Regardless of whether you are trying to evict on a statutory substantial violation or a contractual substantial violation, you face similar challenges in both types of cases. Since any type of substantial violation is almost always based on criminal conduct, courts can be reluctant to evict unless somebody was arrested or charged with a crime. Thus, any substantial violation case that does not involve an arrest or criminal charges should be thoroughly evaluated before a notice is served. In one case, a tenant emptied two ten-round ammunition magazines into another tenant’s dog, but the court found no crime because the tenant wasn’t charged.

As with any non-monetary based eviction, proof is always a key issue in any type of substantial violation case. Frequently, landlords may serve substantial violation notices based on police involvement thinking that the police report will contain the necessary proof to evict. Then the report either doesn’t contain the proof the landlord thought would be there, or the landlord can’t obtain the police report. If you are going to rely on a police report, you should know what is in the report before proceeding.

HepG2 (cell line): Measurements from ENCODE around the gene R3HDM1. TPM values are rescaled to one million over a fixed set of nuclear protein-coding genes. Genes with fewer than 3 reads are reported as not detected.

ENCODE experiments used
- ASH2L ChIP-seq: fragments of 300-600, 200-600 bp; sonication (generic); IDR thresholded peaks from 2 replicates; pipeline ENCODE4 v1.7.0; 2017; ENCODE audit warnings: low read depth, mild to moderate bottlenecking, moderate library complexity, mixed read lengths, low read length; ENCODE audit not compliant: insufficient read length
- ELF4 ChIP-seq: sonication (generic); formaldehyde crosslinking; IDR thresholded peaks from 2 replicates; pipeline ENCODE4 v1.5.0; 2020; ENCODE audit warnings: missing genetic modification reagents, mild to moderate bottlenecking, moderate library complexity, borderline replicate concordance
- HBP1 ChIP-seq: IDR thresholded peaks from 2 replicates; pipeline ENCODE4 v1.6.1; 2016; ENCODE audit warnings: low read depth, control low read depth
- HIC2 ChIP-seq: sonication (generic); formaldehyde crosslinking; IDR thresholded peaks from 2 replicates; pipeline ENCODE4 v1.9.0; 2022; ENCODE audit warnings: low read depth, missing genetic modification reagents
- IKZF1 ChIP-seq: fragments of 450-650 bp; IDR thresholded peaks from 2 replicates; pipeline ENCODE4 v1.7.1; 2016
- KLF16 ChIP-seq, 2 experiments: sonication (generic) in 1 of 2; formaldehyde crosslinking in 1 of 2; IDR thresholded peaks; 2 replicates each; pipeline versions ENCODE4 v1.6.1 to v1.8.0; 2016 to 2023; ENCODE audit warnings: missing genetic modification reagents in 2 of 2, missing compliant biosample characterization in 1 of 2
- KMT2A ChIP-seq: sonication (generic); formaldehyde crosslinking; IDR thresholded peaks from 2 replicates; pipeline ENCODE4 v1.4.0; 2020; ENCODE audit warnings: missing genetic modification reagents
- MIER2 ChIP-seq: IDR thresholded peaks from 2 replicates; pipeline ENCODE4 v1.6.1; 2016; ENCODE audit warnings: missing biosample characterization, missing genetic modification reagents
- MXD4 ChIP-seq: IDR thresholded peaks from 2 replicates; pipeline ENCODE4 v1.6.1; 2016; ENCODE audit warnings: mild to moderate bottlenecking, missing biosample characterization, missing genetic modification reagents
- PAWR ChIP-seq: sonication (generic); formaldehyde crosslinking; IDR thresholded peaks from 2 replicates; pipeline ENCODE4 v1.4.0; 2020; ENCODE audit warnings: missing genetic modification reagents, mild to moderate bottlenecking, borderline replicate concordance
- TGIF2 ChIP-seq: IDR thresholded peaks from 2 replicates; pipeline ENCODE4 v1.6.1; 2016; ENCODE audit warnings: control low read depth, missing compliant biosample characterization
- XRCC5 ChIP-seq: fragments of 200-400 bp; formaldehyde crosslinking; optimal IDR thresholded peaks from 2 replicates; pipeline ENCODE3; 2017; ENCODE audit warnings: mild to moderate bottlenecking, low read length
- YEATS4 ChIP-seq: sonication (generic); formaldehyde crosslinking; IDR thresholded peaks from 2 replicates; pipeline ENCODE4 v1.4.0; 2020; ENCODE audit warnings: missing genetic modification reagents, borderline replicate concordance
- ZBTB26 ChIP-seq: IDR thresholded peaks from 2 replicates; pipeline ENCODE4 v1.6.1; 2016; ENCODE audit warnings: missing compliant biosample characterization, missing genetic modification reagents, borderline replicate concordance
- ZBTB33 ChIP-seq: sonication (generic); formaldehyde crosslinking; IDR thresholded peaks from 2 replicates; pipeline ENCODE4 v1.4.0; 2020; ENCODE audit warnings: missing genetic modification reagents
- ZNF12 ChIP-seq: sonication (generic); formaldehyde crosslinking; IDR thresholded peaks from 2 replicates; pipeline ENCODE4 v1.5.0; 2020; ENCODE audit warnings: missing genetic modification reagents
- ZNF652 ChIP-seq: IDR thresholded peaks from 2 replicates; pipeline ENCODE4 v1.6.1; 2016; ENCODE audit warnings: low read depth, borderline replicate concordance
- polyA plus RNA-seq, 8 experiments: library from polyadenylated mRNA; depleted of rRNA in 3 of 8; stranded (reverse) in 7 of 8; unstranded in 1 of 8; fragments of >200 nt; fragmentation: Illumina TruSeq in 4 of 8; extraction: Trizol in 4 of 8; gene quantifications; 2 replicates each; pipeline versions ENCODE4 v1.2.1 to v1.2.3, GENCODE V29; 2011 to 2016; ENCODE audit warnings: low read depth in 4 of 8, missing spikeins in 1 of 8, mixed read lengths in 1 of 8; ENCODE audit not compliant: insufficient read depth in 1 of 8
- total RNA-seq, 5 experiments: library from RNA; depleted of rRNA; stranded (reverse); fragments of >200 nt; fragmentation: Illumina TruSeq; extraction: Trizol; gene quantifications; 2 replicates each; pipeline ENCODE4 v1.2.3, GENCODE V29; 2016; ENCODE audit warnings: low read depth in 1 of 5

In addition to the police report, you must know whether the police will testify. The police must testify if the case is contested. You can’t just rely on the police report to prove the case because the police report is hearsay. Similarly, if other witnesses (other tenants) are needed to prove the case, you must know in advance what they are going to say, but more importantly, that they are willing to testify. You can’t just assume, since they witnessed the substantial violation, that they will be helpful or that they are willing to testify.